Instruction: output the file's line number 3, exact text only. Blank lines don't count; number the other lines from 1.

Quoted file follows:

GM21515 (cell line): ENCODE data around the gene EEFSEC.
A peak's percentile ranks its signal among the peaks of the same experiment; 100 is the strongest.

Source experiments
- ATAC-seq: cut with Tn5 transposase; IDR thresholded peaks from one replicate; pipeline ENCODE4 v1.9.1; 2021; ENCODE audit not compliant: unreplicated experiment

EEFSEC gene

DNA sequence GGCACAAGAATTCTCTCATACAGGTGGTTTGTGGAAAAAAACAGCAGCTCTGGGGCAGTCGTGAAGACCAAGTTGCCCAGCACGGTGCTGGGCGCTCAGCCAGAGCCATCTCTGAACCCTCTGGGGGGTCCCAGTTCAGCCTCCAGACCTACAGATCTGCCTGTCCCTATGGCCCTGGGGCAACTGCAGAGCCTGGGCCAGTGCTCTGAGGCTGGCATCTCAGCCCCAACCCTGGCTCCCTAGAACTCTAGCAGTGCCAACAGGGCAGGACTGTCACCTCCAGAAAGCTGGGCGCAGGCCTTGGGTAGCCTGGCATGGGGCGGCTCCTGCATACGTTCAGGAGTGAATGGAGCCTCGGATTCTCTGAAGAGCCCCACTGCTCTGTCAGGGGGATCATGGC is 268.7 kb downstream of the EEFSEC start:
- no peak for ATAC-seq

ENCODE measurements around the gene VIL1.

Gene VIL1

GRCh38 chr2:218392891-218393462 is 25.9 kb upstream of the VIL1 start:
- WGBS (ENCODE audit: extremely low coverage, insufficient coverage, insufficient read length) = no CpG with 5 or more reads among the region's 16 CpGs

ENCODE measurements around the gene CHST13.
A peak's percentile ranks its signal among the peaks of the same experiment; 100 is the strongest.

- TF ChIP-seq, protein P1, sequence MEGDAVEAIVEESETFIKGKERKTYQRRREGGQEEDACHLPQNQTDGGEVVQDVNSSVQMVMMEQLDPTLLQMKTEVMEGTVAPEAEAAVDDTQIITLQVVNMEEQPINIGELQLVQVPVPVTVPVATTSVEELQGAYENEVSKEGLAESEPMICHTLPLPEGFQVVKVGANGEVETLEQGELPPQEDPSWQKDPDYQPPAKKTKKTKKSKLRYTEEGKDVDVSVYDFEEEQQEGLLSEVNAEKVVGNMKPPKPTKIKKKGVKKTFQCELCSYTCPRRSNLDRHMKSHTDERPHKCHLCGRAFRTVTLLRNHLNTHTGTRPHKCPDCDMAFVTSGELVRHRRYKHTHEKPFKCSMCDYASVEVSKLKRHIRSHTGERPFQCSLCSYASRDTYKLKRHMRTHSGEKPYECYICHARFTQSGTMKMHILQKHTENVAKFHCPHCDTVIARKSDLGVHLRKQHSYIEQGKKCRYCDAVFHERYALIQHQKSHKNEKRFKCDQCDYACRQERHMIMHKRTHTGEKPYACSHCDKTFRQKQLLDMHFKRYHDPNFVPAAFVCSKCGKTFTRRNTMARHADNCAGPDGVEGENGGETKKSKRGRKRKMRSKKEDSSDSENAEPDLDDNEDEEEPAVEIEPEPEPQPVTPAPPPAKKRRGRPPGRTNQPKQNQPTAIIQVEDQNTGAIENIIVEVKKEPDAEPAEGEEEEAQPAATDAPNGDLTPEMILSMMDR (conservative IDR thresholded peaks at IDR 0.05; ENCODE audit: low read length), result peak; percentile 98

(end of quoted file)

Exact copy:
Source experiments